[Clayart] automation

Robert Harris robertgharris at gmail.com
Thu Sep 9 14:50:56 UTC 2021


For many of the pots that came out of his "Atelier", Hamada would only
touch them at the end, adding decoration, either with brush or ladle. (He
didn't even do the base glaze). Of course those pots were still handmade by
his apprentices, and they were probably sold as "Workshop" pots, not his
pots.

And Ken Matsuzaki's apprentices make pot bodies for him, which he then
alters.

And what would we call the great Imperial kilns of the Ming and Qing
dynasties? Everything was (+/-) handmade, because they didn't have much in
the way of machinery, on the other hand they were probably the first
"factories" because everything was made on a production line. Or more
specifically, each piece of the process was done by a different person, who
specialised. The throwers, the turners, the decorators etc. (The most
senior and best paid employee was the Kiln Master!). The same was true of
Wedgewood (which is why there was a specific person that was the Saggar
Maker's bottom knocker).

Let us be more concerned with the spirit of handmade than the precise
definitions!

And going back to my first post ... truly personal design is the start! I
cannot draw. Really, truly. So design does not mean sitting with a CAD
program (which some potters like Del Harrow do), or even sitting and
sketching. To me it merely means thinking about making the look and feel of
your pot truly personal. Through thought, not just instinct or subconcious.

Rob

On Thu, 9 Sept 2021 at 08:34, paul gerhold <gerholdclay at gmail.com> wrote:

> Sure, right after you define the terms " master crafter" and what you mean
> by " the master had to touch the object throughout the creative process"
> And you might want to also define your use of the word " crafter". Without
> boundaries on your terms you can basically call anything made in a factory
> handmade as long as the piece is not mechanically moved from one machine to
> another.
>
> A simpler definition of handmade might be " An object  where the maker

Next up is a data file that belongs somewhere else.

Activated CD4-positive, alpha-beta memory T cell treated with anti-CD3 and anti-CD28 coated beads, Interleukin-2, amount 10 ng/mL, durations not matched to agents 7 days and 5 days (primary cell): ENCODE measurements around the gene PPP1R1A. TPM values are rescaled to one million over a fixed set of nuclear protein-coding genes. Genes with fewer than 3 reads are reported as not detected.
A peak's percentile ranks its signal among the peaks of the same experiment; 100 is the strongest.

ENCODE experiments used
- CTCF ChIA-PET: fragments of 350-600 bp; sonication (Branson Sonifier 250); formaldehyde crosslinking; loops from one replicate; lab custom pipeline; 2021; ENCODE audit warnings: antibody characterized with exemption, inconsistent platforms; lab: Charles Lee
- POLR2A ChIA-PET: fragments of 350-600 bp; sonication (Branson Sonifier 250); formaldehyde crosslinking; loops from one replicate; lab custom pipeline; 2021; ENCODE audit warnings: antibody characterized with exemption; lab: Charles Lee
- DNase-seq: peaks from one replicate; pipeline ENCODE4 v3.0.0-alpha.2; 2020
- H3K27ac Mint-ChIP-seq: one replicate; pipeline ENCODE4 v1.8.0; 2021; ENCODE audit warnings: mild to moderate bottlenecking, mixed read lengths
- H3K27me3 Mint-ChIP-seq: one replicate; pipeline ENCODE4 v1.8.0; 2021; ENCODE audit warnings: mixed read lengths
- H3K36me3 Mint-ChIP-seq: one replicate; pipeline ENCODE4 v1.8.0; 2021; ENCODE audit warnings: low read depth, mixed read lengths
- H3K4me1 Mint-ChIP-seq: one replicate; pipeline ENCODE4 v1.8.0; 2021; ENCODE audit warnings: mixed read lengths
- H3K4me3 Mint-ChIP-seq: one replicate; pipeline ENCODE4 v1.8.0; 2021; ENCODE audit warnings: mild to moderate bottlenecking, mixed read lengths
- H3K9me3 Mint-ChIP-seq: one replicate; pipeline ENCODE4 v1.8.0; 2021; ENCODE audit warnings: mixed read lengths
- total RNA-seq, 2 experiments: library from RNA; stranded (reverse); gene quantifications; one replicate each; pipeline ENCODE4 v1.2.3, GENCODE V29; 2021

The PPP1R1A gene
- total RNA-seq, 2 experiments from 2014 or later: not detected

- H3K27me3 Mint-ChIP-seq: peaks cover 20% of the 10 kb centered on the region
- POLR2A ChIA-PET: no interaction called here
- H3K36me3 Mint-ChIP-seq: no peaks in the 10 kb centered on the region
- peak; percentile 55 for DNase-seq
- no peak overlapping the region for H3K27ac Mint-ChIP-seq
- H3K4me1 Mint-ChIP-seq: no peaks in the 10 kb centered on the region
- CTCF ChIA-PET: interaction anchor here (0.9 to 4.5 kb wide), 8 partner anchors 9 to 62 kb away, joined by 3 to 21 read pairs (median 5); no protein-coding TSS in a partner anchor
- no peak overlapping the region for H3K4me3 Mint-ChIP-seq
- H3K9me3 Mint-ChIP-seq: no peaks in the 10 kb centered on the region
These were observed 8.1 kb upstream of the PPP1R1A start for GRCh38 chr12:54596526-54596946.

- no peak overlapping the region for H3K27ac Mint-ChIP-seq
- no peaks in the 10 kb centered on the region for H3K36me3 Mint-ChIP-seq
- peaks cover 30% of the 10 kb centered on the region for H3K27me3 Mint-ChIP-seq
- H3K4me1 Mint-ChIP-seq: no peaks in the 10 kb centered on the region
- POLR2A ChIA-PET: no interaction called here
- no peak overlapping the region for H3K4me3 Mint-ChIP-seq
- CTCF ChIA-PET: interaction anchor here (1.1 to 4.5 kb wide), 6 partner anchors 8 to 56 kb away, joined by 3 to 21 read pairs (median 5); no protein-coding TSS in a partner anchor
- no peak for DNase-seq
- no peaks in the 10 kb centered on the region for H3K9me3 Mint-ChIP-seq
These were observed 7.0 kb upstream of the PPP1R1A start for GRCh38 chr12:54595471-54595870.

> performs every step of the creation  from conception to the selection of
> the base components  ( which must be changed during making)  to the
> finished piece".
>
> Paul
>
> Sent from my iPad
>
> > On Sep 8, 2021, at 10:07 PM, Terry Lazaroff <terrylazaroff at gmail.com>
> wrote:
> >
> > Paul; Can you elaborate.
> > Terry
> >
> > Sent from my iPad
> >
> >> On Sep 8, 2021, at 5:40 PM, paul gerhold <gerholdclay at gmail.com> wrote:
> >>
> >> You know that is just an attempt at justifying mass produced crap as
> art. Just go full factory and stop trying to make excuses for making more
> money than you could do actually making art.
> >>
> >> Paul
> >>
> >> Sent from my iPad
> >>
> >>>> On Sep 8, 2021, at 4:07 PM, Terry Lazaroff <terrylazaroff at gmail.com>
> wrote:
> >>>
> >>> Mel, I believe we should not focus on the term, “Hand Made.”  There
> are just too many exclusions or exceptions to the purity of your idea.
> >>>
> >>> In place we should be promoting the concept of “Crafts.”  In French it
> is, “Metiers d’arts.”
> >>>
> >>> One could establish some basic tenants to be required in order for an
> object to be called, craft by a crafter.  I am throwing my ideas out there,
> for further discussion and additions.
> >>>
> >>> 1.   The object created must come from an establishment that consisted
> of the master crafter, and, possibly an apprentice.
> >>>
> >>> 2.   The master had to touch the object throughout the creative
> process.
> >>>
> >>> 3.   The master could use any tools and machines necessary to create
> the object, however, one machine could not feed another machine, thus the
> crafter was required to manipulate the object at every step of the way.
> >>>
> >>> 4.    Materials used to create the object must undergo transformation
> from the original state, to becoming an element in the object.
> >>>
> >>> 5.    All elements in the object had to be  fabricated by the crafter.
> >>>
> >>> 6.   The crafter was required to show his/her mark within the object
> design.
> >>>
> >>> 7.   The work place could engage non crafters to carry out tasks such
> as: packers, accountants,  sales person,  and more.  These workers were not
> a participant  in the creation process.
> >>>
> >>> Just in passing Etsy defines Hand Made as combining two items together
> to arrive at a new object.   So I could purchase a blank ceramic cup, from
> one source, and a flower decal, from another source,  then put the decal on
> the cup,  and sell it as my creation.
> >>>
> >>> Food for thought.  Don’t shoot the messenger.
> >>> Terry
> >>>
> >>> Sent from my iPad
> >>>
> >>>>> On Sep 8, 2021, at 2:48 PM, mel jacobson <melpots at mail.com> wrote:
> >>>> I have argued for years that we must stop
> >>>> adding automation to a hand craft.  That is
> >>>> my sole story to the next generation of potters
> >>>> and clay artists.  That is my sole story.
> >>>>
> >>>> Every step you allow others to control is one
> >>>> more dagger in the heart of hand made ceramics.
> >>>>
> >>>> I work very hard to keep my work "hand made" or
> >>>> as much as I can.
> >>>>
> >>>> I just wish all of you could take a day from your
> >>>> life and visit David Hendley.  His house is hand made.
> >>>> His studio is hand made. His big wood kiln is hand made
> >>>> and he fires it himself most of the time.
> >>>>
> >>>> His glazes are hand made, and of course all the pots
> >>>> are hand made.  One of his passions is the love of
> >>>> the craft. And, I will never stop trying to protect
> >>>> the history of "hand made clay".
> >>>> mel
> >>>>
> >>>> website: www.melpots.com
> >>>> www.melpots.com/CLAYART.HTML
>
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